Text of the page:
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 3r33380. All goggles are designed to protect against specific wavelengths emitted by lasers, and for good glasses the optical density is always normalized at each wavelength. Optical density is the coefficient of attenuation of points; in English-language standards, it is called OD-X, where X is a number indicating the number of orders of attenuation. Thus, for example, OD-6 means that glasses weaken radiation by 6 orders of magnitude, i.e. at ?00?000 times at a given wavelength. The attenuation of 1000 times will be referred to as OD-3 and so on. Good glasses always have instructions to them, in which it is written from which wavelengths of radiation they protect, and which ODs are for each wavelength. Also, good glasses always have a closed structure and fit snugly to the face, so that glare from radiation cannot pass under the glasses, bypassing the filters. Here are examples of really GOOD points. For example, the Soviet ZND-4-72 — SZS22 — OS23–? which I use. This is an example of an attempt to make more or less universal glasses, designed to work with common types of lasers. To do this, they have two types of filters. Glasses are made of soft rubber, well-fitting to the face, and have instructions.
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 3r33380. Blue light filters are designed to protect against lasers operating at a wavelength of ??? microns and ??? microns (ruby and neodymium lasers). An OD-6 density is guaranteed at these wavelengths. The same filters provide protection from radiation in the 630-680 nm wavelength range (helium-neon, krypton lasers) and in the 1.2-1.4 μm range, and OD-3 is stated for them. Orange filters provide protection against wavelengths in the range from 400 to 530 nm (blue and green lasers) with OD-6 and also in the range 1.2-1.4 microns with OD-3. Orange filters by themselves cannot provide any protection against the radiation of red lasers — they require blue filters. For convenience, the blue filters are made reclining.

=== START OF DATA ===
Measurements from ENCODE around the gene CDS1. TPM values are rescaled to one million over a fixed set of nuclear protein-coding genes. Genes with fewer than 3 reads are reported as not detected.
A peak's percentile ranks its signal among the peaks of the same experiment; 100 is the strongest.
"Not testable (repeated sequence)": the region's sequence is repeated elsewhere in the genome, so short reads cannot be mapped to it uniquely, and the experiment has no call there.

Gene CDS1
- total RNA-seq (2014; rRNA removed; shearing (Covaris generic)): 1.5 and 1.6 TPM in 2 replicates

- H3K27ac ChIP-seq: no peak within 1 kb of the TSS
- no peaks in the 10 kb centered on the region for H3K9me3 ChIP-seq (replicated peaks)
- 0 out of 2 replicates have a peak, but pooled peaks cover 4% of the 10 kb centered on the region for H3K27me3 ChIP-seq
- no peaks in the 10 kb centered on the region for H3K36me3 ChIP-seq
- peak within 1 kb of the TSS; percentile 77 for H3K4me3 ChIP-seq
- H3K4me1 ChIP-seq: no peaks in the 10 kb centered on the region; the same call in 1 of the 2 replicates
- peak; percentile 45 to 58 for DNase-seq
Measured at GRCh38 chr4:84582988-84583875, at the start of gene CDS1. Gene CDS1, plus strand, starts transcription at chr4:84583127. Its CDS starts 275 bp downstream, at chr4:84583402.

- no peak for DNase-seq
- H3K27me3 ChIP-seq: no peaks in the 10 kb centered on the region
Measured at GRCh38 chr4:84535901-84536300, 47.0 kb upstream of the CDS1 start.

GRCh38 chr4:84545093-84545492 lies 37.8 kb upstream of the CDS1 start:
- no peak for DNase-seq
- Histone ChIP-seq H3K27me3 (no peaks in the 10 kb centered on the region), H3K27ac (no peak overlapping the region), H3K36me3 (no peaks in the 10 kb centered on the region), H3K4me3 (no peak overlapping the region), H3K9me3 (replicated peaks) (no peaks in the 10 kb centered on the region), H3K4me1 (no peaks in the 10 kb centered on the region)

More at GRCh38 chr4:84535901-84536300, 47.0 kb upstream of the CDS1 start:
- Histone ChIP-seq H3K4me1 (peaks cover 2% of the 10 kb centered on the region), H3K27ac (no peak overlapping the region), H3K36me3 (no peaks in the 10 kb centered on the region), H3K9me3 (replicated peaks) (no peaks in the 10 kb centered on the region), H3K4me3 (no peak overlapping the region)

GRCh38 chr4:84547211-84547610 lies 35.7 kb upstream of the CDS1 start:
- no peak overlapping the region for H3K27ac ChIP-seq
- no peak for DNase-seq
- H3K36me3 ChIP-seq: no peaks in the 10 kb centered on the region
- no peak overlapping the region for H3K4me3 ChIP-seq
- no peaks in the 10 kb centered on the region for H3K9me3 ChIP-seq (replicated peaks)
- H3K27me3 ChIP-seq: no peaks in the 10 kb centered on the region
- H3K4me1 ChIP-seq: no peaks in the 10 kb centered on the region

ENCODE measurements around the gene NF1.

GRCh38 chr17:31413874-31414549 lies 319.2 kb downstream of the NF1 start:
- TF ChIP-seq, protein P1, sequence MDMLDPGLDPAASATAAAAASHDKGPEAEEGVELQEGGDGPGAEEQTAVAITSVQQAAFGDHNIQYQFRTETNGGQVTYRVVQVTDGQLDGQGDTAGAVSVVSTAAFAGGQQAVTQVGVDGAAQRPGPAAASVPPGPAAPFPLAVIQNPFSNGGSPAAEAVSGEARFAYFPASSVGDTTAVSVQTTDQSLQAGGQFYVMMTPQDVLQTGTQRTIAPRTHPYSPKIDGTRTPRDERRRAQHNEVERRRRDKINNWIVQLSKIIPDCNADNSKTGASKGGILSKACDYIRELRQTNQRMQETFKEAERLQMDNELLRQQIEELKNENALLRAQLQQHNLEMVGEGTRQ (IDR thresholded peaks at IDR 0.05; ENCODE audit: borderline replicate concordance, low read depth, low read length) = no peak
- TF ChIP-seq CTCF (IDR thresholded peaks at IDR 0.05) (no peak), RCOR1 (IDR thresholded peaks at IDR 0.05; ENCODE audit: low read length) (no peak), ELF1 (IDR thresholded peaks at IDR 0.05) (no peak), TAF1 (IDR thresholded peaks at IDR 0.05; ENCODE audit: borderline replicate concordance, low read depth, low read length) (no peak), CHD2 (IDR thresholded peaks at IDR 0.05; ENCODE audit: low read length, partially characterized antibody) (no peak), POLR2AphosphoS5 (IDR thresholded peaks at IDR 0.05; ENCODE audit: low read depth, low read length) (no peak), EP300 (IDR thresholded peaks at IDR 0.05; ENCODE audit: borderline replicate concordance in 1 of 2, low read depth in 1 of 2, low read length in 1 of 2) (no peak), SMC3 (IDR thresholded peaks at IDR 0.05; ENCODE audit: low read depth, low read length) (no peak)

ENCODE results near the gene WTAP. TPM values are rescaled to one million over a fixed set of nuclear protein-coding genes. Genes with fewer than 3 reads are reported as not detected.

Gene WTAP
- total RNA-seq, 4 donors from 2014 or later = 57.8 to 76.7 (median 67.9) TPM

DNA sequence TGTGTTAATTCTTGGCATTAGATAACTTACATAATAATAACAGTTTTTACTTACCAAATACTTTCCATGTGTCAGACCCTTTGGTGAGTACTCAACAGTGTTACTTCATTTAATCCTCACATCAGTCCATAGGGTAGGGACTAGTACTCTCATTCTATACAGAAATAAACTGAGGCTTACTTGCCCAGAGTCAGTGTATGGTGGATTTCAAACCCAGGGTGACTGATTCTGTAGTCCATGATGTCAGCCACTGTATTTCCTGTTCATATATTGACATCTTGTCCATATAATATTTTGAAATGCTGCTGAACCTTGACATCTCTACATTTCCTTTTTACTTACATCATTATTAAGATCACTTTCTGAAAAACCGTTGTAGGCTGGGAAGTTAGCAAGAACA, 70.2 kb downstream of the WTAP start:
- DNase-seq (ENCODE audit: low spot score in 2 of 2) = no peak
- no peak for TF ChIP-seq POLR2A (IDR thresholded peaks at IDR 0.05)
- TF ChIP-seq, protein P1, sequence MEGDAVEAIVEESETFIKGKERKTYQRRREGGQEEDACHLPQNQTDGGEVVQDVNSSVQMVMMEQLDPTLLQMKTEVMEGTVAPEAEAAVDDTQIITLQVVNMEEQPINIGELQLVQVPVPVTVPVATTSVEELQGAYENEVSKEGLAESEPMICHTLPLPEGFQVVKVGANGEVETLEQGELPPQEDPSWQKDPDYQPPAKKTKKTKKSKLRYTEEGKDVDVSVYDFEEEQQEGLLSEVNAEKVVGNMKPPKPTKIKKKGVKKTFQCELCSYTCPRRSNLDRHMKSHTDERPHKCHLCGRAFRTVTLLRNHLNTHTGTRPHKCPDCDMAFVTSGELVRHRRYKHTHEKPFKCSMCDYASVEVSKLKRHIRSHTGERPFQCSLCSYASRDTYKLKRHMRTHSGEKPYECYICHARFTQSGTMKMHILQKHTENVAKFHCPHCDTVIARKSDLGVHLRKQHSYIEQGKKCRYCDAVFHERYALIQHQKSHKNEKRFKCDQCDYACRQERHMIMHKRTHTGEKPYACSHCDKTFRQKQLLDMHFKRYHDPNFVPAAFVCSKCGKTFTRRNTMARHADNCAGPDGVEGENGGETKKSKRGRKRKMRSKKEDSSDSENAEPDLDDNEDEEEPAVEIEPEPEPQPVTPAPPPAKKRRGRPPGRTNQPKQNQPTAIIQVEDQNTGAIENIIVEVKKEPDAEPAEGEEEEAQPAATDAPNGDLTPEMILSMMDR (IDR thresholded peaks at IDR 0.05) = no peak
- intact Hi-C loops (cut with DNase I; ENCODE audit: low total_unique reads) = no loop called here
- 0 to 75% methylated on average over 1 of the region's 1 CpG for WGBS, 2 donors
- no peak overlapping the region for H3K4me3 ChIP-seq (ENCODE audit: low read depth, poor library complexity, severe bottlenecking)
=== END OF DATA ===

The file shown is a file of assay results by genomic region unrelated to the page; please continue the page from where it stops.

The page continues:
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 3r33380. I always use these glasses when working with all of my powerful lasers, and they can guarantee protection, subject to the instructions. Unfortunately, they have a gap for yellow lasers, i.e. They do not provide guaranteed protection instructions and, therefore, do not possess complete universality. These glasses have a modern analogue for sale, but it is less versatile, since it does not have orange filters.
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 3r33380. Here is another example of GOOD foreign-made glasses. They have a solid rectangular glass that does not obstruct the review, and the text with the wavelength and OD parameters is cast directly on the glasses body.
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 3r33380. Now let's look at no examples of bad points, which I categorically do not recommend. This is all that plastic Chinese slag sold on aliexpress for 1-2-10 dollars. These glasses have neither full adherence to the face, nor instructions with the declared optical density at different wavelengths, nor certificates, nothing. And they are made of a rather delicate plastic. Are you ready to entrust the safety of your eyes to some nameless Chinese working for a bowl of rice? I am not ready. Do not buy Chinese slag, shown below.